Pastor Abellana, a twenty-seven-year-old merchant of Cebu City, testified that in July, 1944, he was technical sergeant and member of the G-2 of the Philippine Army assigned to the Bohol Area Command; that Lt. Pacifico Rosales was his officer; that on the morning of July 16, 1944, he went to meet Lieutenant Rosales in the house of Mrs. Francisca Garcia in Pasil because he had an agreement with him to meet him there; that before he reached the house of Mrs. Garcia he saw Lieutenant Rosales captured by the accused Roque Badili and his companions; that instead of going to Mrs. Garcia’s house he went to the house of a friend of his named Godofredo Borres; that from the latter’s house he saw Lieutenant Rosales "being dragged by these people with his hands tied behind him and he was brought to the sailboat" ; that he (the witness) was about thirty yards from the place where they brought Lieutenant Rosales; that the accused Roque Badili was the one holding the rope tied to Lieutenant Rosales; that as soon as Lieutenant Rosales was placed in the boat "they headed for the sea." When asked who "they" were, he replied: "Roque Badili, Bautista, Jose Moro, and there were others I did not recognize." He further testified that as a member of the military organization of Lt. Pacifico Rosales, he made an investigation to ascertain his whereabouts; that according to the members of the crew of the sailboat Rosales was killed and thrown into the sea; that the members of the crew had gone to Mindanao and could not be located at the time of the trial.
The defense impugns the testimony of Mrs. Francisca Garcia on the ground that it is prejudiced and biased because on one occasion, according to the testimony of the accused, she asked him to intervene with the Japanese on behalf of her husband who had been arrested by a member of the Japanese navy but that the accused told her that the navy was a different organization from that to which he belonged, and so he could not do anything for her husband. Assuming that to be true, we do not believe it sufficient to destroy the credibility of Francisca Garcia. The accused had not done any harm to her or her husband; and the fact that he was not able to secure the release of her husband by the Japanese navy for the reason explained by him was not sufficient motive for her to testify falsely against him. We cannot believe her testimony to be a pure invention because it was corroborated by that of two other witnesses, Basilio Argoso and Pastor Abellana. Basilio Argoso’s testimony is also impugned by the defense, alleging that on one occasion the accused arrested Basilio Argoso on a charge of theft. But according to the accused he subsequently released Argoso upon the request of the offended party himself. In any event, even if we should doubt the veracity of Basilio Argoso, there is still the testimony of Pastor Abellana, which has not in any way been impeached by the defense.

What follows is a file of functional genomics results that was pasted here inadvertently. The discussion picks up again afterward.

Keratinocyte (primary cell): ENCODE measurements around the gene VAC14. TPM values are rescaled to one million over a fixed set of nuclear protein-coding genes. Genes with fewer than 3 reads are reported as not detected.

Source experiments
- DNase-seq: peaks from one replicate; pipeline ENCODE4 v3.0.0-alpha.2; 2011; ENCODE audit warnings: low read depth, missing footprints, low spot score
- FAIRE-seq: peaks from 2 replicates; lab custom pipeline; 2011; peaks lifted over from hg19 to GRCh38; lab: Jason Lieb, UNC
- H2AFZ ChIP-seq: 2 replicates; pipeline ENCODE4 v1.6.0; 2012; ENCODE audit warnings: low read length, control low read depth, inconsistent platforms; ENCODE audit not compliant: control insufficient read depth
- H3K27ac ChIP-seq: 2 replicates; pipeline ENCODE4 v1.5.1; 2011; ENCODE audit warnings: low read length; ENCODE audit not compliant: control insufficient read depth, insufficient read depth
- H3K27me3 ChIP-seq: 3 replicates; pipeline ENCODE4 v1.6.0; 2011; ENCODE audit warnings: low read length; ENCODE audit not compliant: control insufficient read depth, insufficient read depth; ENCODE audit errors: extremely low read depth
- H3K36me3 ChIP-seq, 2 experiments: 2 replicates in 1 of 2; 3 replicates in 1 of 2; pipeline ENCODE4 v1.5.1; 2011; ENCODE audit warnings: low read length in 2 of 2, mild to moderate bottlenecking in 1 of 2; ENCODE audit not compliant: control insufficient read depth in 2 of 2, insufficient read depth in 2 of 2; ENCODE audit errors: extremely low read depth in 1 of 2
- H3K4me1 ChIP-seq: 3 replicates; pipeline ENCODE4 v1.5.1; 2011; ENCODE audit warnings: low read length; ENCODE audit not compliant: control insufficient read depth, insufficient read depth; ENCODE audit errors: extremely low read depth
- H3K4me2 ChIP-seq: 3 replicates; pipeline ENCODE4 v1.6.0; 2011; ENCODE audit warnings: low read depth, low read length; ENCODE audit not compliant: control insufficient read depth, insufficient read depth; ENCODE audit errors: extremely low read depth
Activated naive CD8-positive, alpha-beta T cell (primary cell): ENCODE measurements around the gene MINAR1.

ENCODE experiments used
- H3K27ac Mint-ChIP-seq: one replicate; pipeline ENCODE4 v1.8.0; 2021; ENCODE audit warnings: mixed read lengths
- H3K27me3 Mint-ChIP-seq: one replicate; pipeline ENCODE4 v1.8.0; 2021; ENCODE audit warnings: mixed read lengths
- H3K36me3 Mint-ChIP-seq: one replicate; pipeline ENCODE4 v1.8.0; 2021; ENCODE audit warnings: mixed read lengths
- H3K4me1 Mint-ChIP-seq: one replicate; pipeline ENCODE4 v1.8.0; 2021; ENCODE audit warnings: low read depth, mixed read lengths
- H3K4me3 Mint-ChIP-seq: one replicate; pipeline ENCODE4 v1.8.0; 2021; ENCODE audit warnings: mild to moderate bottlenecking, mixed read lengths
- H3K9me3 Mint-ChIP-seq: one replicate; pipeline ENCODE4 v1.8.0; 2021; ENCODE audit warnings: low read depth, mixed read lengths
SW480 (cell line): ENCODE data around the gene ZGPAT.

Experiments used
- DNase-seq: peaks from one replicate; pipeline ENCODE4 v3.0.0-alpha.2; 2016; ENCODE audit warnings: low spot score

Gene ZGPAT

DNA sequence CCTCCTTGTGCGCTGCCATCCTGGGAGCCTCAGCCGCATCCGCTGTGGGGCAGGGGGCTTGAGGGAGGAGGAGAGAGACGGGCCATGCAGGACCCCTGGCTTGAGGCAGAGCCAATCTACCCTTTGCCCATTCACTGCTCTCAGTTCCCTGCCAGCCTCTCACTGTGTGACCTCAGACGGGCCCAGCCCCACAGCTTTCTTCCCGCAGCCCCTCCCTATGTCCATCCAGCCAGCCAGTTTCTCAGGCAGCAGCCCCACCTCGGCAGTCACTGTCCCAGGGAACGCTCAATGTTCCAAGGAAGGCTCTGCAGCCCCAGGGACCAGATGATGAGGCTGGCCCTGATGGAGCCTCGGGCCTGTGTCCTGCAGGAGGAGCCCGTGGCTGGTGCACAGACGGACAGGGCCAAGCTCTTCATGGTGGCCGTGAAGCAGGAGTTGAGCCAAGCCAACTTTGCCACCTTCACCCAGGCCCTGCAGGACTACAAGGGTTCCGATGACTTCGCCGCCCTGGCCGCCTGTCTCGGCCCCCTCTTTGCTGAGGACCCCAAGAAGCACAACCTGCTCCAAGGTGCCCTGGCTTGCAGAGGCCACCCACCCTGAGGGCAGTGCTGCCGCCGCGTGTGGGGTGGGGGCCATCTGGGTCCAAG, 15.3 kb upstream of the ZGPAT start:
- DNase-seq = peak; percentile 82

The accused testified that he did not know Lieutenant Rosales and that on July 16, 1944, he was in Bohol. His alibi is not corroborated by the testimony of any other witness. The only other witness he called was Sergio Gaboya, an eighteen-year-old laborer, who testified that in 1943 (he must have been only fifteen years of age then) he was a soldier belonging to the 85th Regiment; that he and the accused Roque Badili were guerrillas; that he knew Lieutenant Rosales, who he said belonged to the Bohol Unit; and that he saw Rosales in the mountains of Carmen, Bohol, in December, 1944.
We are convinced from the evidence that the accused served the enemy as a secret agent to apprehend members of the resistance movement, and that with the aid of two fellow agents he captured Lt. Pacifico Rosales, who was a member of the Philippine Army and engaged in the resistance movement; and that as a result of the treasonous acts of the accused and his companions, Lieutenant Rosales was prevented from pursuing his patriotic activities. We make no pronouncement as to whether Lieutenant Rosales was killed or whether he is still alive, although the members of his organization could find no trace of his whereabouts. The evidence on this point is not sufficient upon which to make a definite pronouncement. But whether Lieutenant Rosales was killed or not, the act of the accused in apprehending him and preventing him from pursuing his activities as a member of the guerrilla forces constituted an aid to the enemy.
Considering all the circumstances of the case, the Court is of the opinion that the appellant deserves reclusion temporal.
The sentenced appealed from is modified in the sense that the accused shall suffer seventeen years and four months of reclusion temporal. As thus modified, the sentence appealed from is affirmed, with costs.
, Paras, Feria, Bengzon, Tuason, Montemayor and Reyes, JJ.
I certify that Mr. Justice Perfecto and Mr. Justice Pablo voted to impose the penalty of reclusion temporal on the appellant.